SO we went the week after Halloween and visited my grandparents up in New York. It was just turning November, and when we left Palmyra at 9:00 am we were without our coats (they were in the trunk) and it was sunny and expected to be in the upper 50’s to mid 60’s. That night it seemed that he monent we crossed the state line into New York – right around 7 pm, it started snowing. Hard. It was slow going through that for awhile, but Emily, the only child awake at that point – loved it.
As we pulled into my grandparents’ driveway I did my best not to look at the Hotel. I didn’t want to see it until morning, and I wanted to see it with eyes that were fresh and not too road weary.
My grandparents looked well, despite the fact that they are really getting on in age now. My grandfather is suffering from both bone and prostate cancer, but at 80 refuses to undergo any kind of invasive treatment. Firstly because he is asymptomatic and happy to have gotten to 80, and second, because his eldest daughter, my aunt Patty, died last winter from a round of chemo that her lymphoma affected body could not handle. All agreed that without the chemo she only had a few months to live, but she hadn’t been in pain. That’s his stance, then- some time left without pain is better than being killed painfully by chemicals.
But all in all they are both well, is my point. We got all the family updates, all the small town news, and we got our daughters past their shyness and soon we were all laughing and talking again as though we’d never been apart.
Our first morning dawned cold and with flurries. THe girls were ecstatic. Emily was foaming at the mouth to go down to see the river and play in the snow. I was full of questions about the hotel. It had been sitting there, silent and sullen and sad for over a year, with nary a soul to look in on it. I was pondering how on earth I could get a better look at it. And the, while we were discussing this, something amazing happened. People showed up there! We pressed our faces against the window for a few moments, wondering who they could be, when suddenly it became apparent that they were headed our way!
It turned out to be the realtor and her husband. She had been enlisted by the bank to get the Hotel on the market, and they had let her know that the former owners lived next door. She was coming over with some questions. Even better, she was going to let me go in and have a look around with her. I helped answer some of her questions and then I got on my coat with great excitement and followed her next door.
It was cold and dark inside. The kitchen had changed dramatically from my days there. Mostly it was empty, with a few scattered dishes that I recognized as being the “breakfast and lunch” china. I wanted to cry. The beautiful dinner dishes with the holly pattern were all gone. It got worse. Much worse. The place had been stripped clean. With a few exceptions, all of the furniture and antiques were long gone. In the coffee house (the breakfast room) there were a few tables and chairs left, one with puddles on it where the roof had leaked. The bar in the taproom was indeed covered in mold. The old jukebox was gone. I bet he sold it for a pretty penny – it was a perfectly working antique, and it was BIG.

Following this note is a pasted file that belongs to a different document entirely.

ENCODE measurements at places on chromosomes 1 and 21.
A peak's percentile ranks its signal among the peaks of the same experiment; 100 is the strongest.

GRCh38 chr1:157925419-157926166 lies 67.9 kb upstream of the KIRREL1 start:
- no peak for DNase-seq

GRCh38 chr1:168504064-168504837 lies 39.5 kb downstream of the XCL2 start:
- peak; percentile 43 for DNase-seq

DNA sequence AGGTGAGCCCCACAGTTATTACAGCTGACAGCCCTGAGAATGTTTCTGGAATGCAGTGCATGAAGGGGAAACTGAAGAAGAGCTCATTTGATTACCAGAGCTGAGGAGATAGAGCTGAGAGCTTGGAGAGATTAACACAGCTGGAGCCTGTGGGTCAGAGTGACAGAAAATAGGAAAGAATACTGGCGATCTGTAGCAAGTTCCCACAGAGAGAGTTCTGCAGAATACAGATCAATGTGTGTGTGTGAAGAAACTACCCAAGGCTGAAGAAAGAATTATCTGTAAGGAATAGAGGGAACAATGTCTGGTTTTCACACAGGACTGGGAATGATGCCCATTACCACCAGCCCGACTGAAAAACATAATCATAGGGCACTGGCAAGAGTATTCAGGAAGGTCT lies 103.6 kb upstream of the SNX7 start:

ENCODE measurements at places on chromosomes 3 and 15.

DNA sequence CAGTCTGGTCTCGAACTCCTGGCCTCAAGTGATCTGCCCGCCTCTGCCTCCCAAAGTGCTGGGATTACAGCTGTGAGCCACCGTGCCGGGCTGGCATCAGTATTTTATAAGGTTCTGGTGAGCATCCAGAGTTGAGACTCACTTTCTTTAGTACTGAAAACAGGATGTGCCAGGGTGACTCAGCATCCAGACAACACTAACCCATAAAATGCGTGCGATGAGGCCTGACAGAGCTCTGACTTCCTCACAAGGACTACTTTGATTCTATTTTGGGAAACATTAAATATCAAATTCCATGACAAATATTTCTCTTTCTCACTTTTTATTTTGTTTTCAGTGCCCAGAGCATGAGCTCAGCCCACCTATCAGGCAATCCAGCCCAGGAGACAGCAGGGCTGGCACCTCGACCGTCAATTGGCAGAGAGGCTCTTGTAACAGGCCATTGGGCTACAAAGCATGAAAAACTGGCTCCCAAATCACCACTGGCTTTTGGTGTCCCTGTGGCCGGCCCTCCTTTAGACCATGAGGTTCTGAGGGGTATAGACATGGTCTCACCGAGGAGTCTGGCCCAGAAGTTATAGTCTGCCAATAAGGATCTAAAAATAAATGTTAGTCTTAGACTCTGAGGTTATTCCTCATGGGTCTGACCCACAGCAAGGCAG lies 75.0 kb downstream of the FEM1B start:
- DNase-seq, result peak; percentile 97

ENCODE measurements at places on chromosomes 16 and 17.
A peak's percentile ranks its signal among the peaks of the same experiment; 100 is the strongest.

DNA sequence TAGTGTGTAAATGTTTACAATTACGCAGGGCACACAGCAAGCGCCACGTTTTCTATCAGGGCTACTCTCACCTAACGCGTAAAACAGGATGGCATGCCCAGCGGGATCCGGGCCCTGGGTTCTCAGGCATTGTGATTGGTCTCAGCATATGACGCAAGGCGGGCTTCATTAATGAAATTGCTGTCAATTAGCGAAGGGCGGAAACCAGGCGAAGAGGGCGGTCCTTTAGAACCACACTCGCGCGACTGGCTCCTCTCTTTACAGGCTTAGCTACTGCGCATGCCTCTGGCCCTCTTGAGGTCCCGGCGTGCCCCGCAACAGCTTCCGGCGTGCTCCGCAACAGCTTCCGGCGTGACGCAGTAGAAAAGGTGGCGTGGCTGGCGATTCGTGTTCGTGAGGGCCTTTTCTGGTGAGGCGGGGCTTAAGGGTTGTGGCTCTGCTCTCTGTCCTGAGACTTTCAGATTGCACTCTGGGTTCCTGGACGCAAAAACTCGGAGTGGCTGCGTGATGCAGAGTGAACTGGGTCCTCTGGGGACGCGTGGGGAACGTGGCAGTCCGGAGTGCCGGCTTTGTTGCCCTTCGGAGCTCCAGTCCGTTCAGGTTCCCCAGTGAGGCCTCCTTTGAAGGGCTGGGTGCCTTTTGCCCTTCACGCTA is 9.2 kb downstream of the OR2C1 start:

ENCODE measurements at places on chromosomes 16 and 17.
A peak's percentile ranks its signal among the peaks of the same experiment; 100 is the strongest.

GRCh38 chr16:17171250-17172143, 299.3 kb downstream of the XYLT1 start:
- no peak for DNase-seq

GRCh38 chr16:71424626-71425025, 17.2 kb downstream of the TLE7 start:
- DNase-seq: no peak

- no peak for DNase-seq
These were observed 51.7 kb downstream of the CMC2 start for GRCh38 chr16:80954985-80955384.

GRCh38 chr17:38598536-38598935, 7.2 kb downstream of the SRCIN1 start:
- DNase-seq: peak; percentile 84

The antique phone booth was gone. The velvet couches in the main and upstairs lobbies were gone. The federal mirror from the dinner room that had once belonged to Ulysees S Grant was gone (sold on ebay for $1200 I’m told). The brass beds from the older rooms were gone. In short, everything that made the Hotel what it was, was gone. If he could have sold the velvet wallpaper off the walls, I’m sure he would have.
I was happy that halfway through my wandering around my grandmother showed up with Emily and Paul. Emily loved looking around with me and I loved telling her all about it. About how the third floor was a ballroom back in the early 1900’s, and about how an elegant chrystal chandelier once hung at the bottom of the stairs and when I was her age I though it was diamonds. At some point Emily and I found ourselves wandering the dark kitchen alone. I spied again the few remnants of china that I had once eaten fabulous food from. “Emily”, I said, “Not one single word”. And I grabbed a salad plate and shoved it into my wasteband and re-zipped my coat. Her eyes got wide. “Mommy” she breathed out in disbelief. “I’ll explain it when you’re older”, I said.
Awhile later I met back up with the realtor while my grandmother and Paul and Emily went back to the house to warm up. She told me the hotel was being listed for $299,000. Less than I paid for my house, but too much, I worried for this. It wasn’t in such bad shape that it couldn’t be brought back to beauty, but I told her I’d rather see the bank take a lot less than it wanted over it sitting and rotting because no one wanted to pay $299,000 for it. She seemed to be sympathetic. We talked for a few more minutes and then we shook hands and I walked back to my grandparents’. My grandfather asked how it went, and I produced the plate from my pants, to much laughter. It’s not much, but it’s something cherished from my past.
I hear that no one has been by to see it since that day. Maybe $299,000 really is way too much. For now, I feel a little better anyway. I have a ton of pictures, a Mary Poppins lamp from one of the tables that my grandfather gave me before they sold it, and I have that plate. That’ll have to do for now.